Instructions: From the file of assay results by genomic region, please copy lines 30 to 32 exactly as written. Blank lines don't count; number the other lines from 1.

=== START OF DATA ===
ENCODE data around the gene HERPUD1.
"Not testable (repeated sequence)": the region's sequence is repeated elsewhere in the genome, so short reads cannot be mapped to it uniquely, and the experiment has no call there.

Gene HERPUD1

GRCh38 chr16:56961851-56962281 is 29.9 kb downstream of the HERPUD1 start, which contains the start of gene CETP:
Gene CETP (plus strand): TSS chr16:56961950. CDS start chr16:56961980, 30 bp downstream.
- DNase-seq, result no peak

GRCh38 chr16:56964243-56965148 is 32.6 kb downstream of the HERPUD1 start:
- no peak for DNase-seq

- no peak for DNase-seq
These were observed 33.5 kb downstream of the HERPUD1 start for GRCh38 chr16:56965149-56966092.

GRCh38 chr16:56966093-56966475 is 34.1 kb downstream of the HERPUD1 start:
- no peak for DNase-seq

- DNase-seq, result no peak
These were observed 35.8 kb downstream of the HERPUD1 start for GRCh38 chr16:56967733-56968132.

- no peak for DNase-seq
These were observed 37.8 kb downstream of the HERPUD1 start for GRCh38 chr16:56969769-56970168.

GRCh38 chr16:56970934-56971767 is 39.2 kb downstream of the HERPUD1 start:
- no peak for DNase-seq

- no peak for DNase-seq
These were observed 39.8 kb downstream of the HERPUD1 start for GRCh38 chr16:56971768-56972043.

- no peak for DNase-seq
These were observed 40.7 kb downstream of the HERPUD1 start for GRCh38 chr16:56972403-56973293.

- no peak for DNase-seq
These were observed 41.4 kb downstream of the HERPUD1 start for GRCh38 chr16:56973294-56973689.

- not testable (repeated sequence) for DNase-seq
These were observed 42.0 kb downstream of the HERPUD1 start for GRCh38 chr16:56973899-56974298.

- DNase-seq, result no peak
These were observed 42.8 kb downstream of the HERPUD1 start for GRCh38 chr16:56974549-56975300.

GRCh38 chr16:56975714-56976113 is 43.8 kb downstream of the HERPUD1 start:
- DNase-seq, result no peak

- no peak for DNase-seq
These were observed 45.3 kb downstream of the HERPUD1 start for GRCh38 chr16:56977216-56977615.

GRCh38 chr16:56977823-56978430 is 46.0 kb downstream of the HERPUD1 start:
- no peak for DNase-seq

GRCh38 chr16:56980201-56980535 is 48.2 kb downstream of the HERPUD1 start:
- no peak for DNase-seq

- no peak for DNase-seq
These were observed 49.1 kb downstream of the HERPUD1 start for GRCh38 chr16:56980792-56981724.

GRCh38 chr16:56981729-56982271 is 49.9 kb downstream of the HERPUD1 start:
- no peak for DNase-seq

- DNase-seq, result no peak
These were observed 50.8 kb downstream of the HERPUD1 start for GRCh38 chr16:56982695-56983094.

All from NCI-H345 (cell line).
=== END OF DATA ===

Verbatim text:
- DNase-seq, result no peak

- no peak for DNase-seq
These were observed 45.3 kb downstream of the HERPUD1 start for GRCh38 chr16:56977216-56977615.